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The Georgia Dome Implosion Teacher Toolkit
They say what goes up must come down, and Atlanta’s Georgia Dome is no exception to the evolving landscape of Atlanta. On November 20, 2017, we’re saying farewell to the Dome, a staple of Atlanta entertainment since 1992. Use this toolkit to teach students the science behind demolitions and how you and your class can watch the Dome’s implosion live.
In this episode of Things Explained, we discuss how gravity plays a role in demolishing a building and talk with a demolition expert about what it takes to bring down the Georgia Dome. Click here to watch on PBS LearningMedia.
Use this factsheet to review the many events and successes witnessed at the Georgia Dome during its 25 year reign.
Use this video to see how demolition crews use dynamite to cause an implosion. The steel base of a structure is knocked out, causing the rest of the building to fall inward.
Crews cannot use many common demolition tools in crowded urban areas. To tear down skyscrapers and other large structures, demolition experts must follow a detailed plan to take a building apart piece by piece.
Alfred Nobel created dynamite using the explosive power of nitroglycerin. Since then, dynamite has been used to create new spaces and destroy old structures.
Before the twentieth century, buildings were demolished with crowbars and axes. Skyscrapers posed a new challenge for demolition experts and tools like the wrecking ball and the mechanical digger changed the way structures were destroyed.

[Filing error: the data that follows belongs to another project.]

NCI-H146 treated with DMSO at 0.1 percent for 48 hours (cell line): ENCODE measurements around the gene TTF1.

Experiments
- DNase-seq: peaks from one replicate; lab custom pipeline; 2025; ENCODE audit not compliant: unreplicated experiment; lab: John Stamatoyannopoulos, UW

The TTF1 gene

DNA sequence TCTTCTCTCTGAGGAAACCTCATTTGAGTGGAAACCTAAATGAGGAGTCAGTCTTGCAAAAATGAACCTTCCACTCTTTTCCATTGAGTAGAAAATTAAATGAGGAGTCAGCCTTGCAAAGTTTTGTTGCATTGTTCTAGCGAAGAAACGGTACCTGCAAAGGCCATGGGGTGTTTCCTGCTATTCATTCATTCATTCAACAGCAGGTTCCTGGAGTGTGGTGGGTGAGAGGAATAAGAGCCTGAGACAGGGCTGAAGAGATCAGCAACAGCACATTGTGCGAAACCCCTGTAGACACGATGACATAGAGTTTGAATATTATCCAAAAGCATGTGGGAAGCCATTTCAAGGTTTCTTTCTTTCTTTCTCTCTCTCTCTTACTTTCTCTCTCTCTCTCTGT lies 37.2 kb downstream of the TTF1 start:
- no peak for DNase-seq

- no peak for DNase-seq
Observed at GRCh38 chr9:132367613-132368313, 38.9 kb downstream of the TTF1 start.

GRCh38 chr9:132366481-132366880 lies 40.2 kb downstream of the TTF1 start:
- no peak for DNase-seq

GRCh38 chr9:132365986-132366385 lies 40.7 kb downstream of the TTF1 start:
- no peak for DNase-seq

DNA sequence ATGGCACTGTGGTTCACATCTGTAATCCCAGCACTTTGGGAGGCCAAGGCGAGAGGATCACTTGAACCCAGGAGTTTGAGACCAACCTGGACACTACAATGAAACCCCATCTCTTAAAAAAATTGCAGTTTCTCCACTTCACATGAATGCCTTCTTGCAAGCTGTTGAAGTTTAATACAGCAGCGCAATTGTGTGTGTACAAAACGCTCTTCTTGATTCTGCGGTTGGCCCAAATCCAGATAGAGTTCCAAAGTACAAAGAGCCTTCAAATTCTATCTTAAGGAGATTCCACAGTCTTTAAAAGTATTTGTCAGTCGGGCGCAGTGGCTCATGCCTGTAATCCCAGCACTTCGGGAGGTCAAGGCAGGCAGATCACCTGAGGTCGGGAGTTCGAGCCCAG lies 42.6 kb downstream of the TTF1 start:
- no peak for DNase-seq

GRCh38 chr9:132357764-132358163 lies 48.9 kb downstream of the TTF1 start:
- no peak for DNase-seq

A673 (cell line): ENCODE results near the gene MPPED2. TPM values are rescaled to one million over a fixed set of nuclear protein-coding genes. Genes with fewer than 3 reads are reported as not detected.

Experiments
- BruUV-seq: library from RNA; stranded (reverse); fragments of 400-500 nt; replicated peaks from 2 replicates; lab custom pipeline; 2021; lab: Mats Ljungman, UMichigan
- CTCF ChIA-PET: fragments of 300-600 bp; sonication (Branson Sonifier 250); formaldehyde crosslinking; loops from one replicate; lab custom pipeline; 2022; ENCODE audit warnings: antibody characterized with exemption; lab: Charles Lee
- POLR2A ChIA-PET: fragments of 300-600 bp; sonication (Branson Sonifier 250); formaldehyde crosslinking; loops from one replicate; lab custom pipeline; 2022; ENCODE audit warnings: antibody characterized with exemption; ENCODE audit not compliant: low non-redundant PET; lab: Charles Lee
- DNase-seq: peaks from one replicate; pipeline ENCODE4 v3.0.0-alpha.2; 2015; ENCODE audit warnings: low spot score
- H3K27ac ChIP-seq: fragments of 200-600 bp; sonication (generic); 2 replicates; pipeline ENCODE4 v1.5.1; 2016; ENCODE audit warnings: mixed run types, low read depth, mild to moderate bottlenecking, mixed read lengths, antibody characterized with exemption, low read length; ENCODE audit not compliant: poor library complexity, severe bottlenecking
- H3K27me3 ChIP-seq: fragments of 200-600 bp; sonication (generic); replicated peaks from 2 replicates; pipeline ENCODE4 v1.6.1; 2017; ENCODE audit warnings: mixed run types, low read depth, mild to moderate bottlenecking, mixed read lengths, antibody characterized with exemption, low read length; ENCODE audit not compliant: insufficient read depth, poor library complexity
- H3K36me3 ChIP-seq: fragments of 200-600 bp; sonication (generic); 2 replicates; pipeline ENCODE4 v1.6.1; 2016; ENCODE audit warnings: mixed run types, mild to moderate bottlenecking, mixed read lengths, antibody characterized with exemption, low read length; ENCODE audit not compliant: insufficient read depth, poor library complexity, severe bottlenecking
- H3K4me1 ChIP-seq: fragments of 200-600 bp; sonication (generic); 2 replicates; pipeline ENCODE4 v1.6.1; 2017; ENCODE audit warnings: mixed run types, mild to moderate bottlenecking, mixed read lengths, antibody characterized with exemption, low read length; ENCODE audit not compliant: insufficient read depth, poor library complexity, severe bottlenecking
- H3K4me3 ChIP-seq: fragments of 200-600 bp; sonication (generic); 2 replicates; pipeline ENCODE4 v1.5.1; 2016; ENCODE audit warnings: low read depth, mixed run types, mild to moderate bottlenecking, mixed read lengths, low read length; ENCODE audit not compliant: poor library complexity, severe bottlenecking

Join host Nina and special guests Andrea, Soham, and Yusuf as they answer the question of how buildings are knocked down. The demolition of a building can happen by using explosions or machinery to tear the building down. Nina and the kids perform experiments to show how to make a building fall a certain way and how buildings can be demolished from the top down.
Stable structures are able to stand tall because the forces acting upon them are balanced. When a structure must be knocked down, demolition experts use their knowledge of these forces and of each structure's most important elements to do the job effectively. Stacey Loizeaux is one such demolition expert. In this interview from NOVA, she describes some of the knowledge she and her family's demolition team use to bring down large structures quickly and safely.
It's Mindy's birthday today, and she's over the moon with excitement! In this clip from Ready Jet Go!, the kids celebrate by jumping around in a bounce house. Sean and Face 9000 then explain to Mindy what gravity is, and why a person can jump higher on the moon compared to Earth.
On this KidVision VPK virtual field trip, visit the Marlin's stadium and parking garages under construction. Learn about planning, safety and measuring, and practice using tools. It is quite a site!
*GPB is proud to offer Georgia educators free access to Discovery Education. If you do not have an account, please contact firstname.lastname@example.org to get started.
Where to Watch
The Georgia Dome is slated for demolition at 7:30 am on Monday, November 20th. Most of the visible areas surrounding the Dome will be restricted, so your best viewing option is to watch it live online or on TV.
GPB will have a live stream of the implosion on our site with coverage beginning at 7:00 am, courtesy of the Atlanta Falcons. We will also have an on-demand video of the demolition available shortly after the event in case you miss the live broadcast. Visit gpb.org/dome for more information.